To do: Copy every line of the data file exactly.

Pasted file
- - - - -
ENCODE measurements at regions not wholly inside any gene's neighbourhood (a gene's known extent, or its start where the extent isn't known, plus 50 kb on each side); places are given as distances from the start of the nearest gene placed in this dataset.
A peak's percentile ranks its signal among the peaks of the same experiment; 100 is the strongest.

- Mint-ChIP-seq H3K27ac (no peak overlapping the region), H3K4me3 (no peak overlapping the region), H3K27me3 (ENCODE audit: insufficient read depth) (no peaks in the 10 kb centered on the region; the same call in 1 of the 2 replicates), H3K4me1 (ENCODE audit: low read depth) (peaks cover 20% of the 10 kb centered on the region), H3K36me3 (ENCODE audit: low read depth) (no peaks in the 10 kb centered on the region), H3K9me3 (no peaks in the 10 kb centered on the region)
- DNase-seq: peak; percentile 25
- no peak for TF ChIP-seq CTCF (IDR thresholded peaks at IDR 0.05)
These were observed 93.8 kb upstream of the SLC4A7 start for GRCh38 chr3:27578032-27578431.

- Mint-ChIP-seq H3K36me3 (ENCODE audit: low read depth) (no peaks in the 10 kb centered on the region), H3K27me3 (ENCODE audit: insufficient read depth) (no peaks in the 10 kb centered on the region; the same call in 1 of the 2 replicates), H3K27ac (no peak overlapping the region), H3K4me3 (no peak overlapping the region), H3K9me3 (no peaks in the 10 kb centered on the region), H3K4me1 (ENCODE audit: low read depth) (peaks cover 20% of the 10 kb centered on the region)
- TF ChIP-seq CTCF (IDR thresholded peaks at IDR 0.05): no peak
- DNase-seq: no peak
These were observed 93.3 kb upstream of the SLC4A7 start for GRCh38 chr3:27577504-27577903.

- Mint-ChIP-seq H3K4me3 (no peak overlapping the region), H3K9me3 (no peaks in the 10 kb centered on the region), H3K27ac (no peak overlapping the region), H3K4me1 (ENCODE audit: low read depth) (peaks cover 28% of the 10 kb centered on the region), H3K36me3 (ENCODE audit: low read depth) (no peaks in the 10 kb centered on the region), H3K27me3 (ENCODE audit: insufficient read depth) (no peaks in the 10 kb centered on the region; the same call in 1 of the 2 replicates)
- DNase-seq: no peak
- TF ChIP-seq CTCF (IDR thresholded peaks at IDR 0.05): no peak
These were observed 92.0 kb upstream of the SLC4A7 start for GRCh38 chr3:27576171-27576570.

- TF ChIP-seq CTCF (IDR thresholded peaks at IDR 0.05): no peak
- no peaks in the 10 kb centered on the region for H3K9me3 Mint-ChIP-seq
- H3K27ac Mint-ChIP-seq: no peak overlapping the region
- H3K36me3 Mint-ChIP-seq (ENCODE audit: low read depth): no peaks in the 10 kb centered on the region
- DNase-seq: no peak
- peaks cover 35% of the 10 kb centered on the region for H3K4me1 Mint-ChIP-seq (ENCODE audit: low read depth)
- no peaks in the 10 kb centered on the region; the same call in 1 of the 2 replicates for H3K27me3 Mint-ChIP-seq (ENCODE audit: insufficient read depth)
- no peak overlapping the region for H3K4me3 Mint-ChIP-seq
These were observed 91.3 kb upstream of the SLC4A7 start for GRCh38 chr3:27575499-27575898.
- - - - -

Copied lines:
ENCODE measurements at regions not wholly inside any gene's neighbourhood (a gene's known extent, or its start where the extent isn't known, plus 50 kb on each side); places are given as distances from the start of the nearest gene placed in this dataset.
A peak's percentile ranks its signal among the peaks of the same experiment; 100 is the strongest.

- Mint-ChIP-seq H3K27ac (no peak overlapping the region), H3K4me3 (no peak overlapping the region), H3K27me3 (ENCODE audit: insufficient read depth) (no peaks in the 10 kb centered on the region; the same call in 1 of the 2 replicates), H3K4me1 (ENCODE audit: low read depth) (peaks cover 20% of the 10 kb centered on the region), H3K36me3 (ENCODE audit: low read depth) (no peaks in the 10 kb centered on the region), H3K9me3 (no peaks in the 10 kb centered on the region)
- DNase-seq: peak; percentile 25
- no peak for TF ChIP-seq CTCF (IDR thresholded peaks at IDR 0.05)
These were observed 93.8 kb upstream of the SLC4A7 start for GRCh38 chr3:27578032-27578431.

- Mint-ChIP-seq H3K36me3 (ENCODE audit: low read depth) (no peaks in the 10 kb centered on the region), H3K27me3 (ENCODE audit: insufficient read depth) (no peaks in the 10 kb centered on the region; the same call in 1 of the 2 replicates), H3K27ac (no peak overlapping the region), H3K4me3 (no peak overlapping the region), H3K9me3 (no peaks in the 10 kb centered on the region), H3K4me1 (ENCODE audit: low read depth) (peaks cover 20% of the 10 kb centered on the region)
- TF ChIP-seq CTCF (IDR thresholded peaks at IDR 0.05): no peak
- DNase-seq: no peak
These were observed 93.3 kb upstream of the SLC4A7 start for GRCh38 chr3:27577504-27577903.

- Mint-ChIP-seq H3K4me3 (no peak overlapping the region), H3K9me3 (no peaks in the 10 kb centered on the region), H3K27ac (no peak overlapping the region), H3K4me1 (ENCODE audit: low read depth) (peaks cover 28% of the 10 kb centered on the region), H3K36me3 (ENCODE audit: low read depth) (no peaks in the 10 kb centered on the region), H3K27me3 (ENCODE audit: insufficient read depth) (no peaks in the 10 kb centered on the region; the same call in 1 of the 2 replicates)
- DNase-seq: no peak
- TF ChIP-seq CTCF (IDR thresholded peaks at IDR 0.05): no peak
These were observed 92.0 kb upstream of the SLC4A7 start for GRCh38 chr3:27576171-27576570.

- TF ChIP-seq CTCF (IDR thresholded peaks at IDR 0.05): no peak
- no peaks in the 10 kb centered on the region for H3K9me3 Mint-ChIP-seq
- H3K27ac Mint-ChIP-seq: no peak overlapping the region
- H3K36me3 Mint-ChIP-seq (ENCODE audit: low read depth): no peaks in the 10 kb centered on the region
- DNase-seq: no peak
- peaks cover 35% of the 10 kb centered on the region for H3K4me1 Mint-ChIP-seq (ENCODE audit: low read depth)
- no peaks in the 10 kb centered on the region; the same call in 1 of the 2 replicates for H3K27me3 Mint-ChIP-seq (ENCODE audit: insufficient read depth)
- no peak overlapping the region for H3K4me3 Mint-ChIP-seq
These were observed 91.3 kb upstream of the SLC4A7 start for GRCh38 chr3:27575499-27575898.